The Message of Jonah, By Rosemary Nixon
The Message of Jonah
  • Length: 232 pages
  • Dimensions: 5.5 × 8.25 in
  • Published: April 02, 2024
  • Imprint: IVP Academic
  • Item Code: A0653
  • ISBN: 9781514006535

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The book of Jonah is likely the best known of the minor prophets. It is often remembered for its oddity: a runaway prophet swallowed by a whale! But there must be more to the book than that.

In Jonah we find charted the course not just of a discontented prophet but of Israel's attitude toward its most despised neighbor in the Mediterranean world. Jonah refuses God's call because he knows God will respond in mercy and grace should the Assyrians repent. Jonah will have no part of it—until he is compelled. And even then he pities himself.

The irony of this prophet's story is amusing, but it also reaches out and touches us where we are today. Rosemary Nixon explores the depths of the book and helps us make connections with our view of God and his world.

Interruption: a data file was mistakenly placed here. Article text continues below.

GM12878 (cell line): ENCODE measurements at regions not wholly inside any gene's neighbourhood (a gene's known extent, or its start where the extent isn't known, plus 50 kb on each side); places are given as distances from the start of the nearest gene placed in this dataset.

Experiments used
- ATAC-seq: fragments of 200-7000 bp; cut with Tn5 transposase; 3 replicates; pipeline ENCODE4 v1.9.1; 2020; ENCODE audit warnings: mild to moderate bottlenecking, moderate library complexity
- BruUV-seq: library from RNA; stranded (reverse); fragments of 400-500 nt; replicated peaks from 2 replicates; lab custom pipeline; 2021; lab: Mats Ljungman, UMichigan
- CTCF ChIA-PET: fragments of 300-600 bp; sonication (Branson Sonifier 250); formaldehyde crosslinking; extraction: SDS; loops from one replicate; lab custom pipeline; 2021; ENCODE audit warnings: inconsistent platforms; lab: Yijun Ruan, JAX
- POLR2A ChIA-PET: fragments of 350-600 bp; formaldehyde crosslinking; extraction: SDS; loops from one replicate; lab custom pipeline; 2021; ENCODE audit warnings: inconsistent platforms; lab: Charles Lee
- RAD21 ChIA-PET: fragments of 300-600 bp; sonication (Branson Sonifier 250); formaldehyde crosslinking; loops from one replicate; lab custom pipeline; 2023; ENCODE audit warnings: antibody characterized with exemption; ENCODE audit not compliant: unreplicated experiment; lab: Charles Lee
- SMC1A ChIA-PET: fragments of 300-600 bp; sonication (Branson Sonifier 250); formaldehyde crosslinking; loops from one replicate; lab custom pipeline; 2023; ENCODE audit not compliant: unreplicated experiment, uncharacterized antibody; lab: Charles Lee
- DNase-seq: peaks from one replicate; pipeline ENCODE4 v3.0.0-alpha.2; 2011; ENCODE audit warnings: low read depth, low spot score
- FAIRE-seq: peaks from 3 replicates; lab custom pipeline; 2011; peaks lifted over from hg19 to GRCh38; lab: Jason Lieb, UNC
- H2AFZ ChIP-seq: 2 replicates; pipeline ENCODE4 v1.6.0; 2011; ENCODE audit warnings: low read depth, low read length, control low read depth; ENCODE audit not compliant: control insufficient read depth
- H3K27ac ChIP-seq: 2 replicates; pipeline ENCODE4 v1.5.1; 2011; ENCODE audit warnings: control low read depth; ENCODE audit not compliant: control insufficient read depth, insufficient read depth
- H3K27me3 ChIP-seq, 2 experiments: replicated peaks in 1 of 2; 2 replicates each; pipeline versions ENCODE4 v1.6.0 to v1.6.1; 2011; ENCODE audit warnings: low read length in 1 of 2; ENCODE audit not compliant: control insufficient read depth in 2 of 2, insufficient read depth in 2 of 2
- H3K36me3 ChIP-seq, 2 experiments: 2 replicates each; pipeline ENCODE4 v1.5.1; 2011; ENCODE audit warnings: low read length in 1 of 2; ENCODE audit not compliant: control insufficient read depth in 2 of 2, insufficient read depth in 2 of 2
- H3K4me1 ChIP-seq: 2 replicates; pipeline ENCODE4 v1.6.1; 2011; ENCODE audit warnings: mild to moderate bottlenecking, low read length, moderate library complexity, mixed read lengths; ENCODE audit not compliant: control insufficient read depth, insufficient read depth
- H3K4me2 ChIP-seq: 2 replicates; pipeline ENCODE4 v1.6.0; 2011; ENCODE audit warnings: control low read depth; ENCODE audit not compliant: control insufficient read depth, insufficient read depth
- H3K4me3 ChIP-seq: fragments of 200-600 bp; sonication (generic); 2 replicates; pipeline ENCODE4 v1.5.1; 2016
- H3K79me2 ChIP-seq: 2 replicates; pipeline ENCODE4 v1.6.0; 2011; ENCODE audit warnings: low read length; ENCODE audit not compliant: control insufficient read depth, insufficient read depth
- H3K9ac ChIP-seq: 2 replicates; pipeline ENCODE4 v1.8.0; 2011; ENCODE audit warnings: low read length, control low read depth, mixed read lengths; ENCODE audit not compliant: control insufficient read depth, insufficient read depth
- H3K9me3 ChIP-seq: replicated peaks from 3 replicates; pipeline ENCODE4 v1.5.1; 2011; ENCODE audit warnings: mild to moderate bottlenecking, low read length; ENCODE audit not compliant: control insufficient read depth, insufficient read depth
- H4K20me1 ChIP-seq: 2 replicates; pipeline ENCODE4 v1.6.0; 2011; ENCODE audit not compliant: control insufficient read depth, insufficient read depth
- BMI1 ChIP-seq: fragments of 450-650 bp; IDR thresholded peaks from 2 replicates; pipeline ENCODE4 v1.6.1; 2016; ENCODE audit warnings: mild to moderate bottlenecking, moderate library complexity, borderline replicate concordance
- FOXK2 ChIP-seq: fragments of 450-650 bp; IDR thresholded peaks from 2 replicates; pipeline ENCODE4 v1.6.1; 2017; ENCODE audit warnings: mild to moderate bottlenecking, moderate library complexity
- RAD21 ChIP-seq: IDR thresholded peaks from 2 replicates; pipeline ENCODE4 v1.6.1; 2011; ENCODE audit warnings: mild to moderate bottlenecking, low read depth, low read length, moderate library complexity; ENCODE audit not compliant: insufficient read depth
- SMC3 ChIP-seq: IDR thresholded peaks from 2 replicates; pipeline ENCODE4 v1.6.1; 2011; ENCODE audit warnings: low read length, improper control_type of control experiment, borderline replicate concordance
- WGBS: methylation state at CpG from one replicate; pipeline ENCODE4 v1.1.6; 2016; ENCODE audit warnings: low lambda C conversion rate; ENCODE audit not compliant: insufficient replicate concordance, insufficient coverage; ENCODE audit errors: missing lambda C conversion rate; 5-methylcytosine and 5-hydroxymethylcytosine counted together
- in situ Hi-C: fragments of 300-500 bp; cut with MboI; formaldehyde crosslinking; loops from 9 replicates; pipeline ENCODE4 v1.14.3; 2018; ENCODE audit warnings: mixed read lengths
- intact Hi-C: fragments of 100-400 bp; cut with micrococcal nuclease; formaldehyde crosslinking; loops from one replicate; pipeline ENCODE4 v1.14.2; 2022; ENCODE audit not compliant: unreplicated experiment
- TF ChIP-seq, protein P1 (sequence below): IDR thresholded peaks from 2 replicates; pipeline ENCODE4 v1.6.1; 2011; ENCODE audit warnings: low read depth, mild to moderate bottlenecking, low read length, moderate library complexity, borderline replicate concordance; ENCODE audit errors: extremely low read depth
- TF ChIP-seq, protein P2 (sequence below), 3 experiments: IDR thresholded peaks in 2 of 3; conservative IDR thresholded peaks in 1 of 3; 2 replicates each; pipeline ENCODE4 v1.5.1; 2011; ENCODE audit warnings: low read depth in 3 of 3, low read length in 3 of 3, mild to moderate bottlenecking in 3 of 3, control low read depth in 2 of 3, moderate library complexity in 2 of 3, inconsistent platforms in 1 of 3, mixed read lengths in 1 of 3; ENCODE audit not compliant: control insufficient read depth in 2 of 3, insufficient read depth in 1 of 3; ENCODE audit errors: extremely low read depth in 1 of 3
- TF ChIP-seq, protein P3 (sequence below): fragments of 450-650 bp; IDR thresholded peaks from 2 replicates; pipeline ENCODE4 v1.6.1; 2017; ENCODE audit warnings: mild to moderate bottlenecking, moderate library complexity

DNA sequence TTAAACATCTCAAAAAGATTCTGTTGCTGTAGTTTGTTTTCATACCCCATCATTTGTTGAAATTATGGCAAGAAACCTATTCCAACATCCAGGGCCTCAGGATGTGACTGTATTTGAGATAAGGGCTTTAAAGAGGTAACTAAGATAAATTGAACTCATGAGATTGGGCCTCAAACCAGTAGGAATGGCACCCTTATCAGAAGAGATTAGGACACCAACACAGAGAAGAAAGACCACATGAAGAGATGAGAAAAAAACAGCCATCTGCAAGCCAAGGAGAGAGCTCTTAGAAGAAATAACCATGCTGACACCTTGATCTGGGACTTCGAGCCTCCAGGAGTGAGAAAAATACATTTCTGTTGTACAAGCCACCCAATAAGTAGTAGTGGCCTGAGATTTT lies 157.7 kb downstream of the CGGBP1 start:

Part of the beloved Bible Speaks Today series, The Message of Jonah offers an insightful, readable exposition of the biblical text and thought-provoking discussion of how its meaning relates to contemporary life. Used by students and teachers around the world, the Bible Speaks Today commentaries are ideal for those studying or preaching the Bible and anyone who wants to delve deeper into the text. This revised edition features lightly updated language, current Scripture quotations, and a new interior design.


General preface
Author’s preface
Chief abbreviations
Select bibliography

1. The literary genre of Jonah
2. A prophet protests (1:1-3)
3. Storm at sea (1:4-8)
4. The prophet speaks (1:9-16)
5. Alive or dead? (1:17–2:10)
6. Jonah calls upon the Lord (2:1-10)
7. A persistent God (3:1-10)
8. A prophet’s anger and the Lord’s pity (4:1-11)
9. The repentance of Nineveh and the people of God

A possible chronology of Jonah’s life and times
Map of places relevant to the book of Jonah


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Rosemary Nixon was pastor to the Community of Durham Cathedral and formerly vicar of All Saints' Church in Cleadon, Sunderland. She also served as principal of the Theological Institute of the Scottish Episcopal Church, Edinburgh, director of the urban studies unit in the parish of Gatehead, and tutor in Old Testament studies at Cranmer Hall, Durham.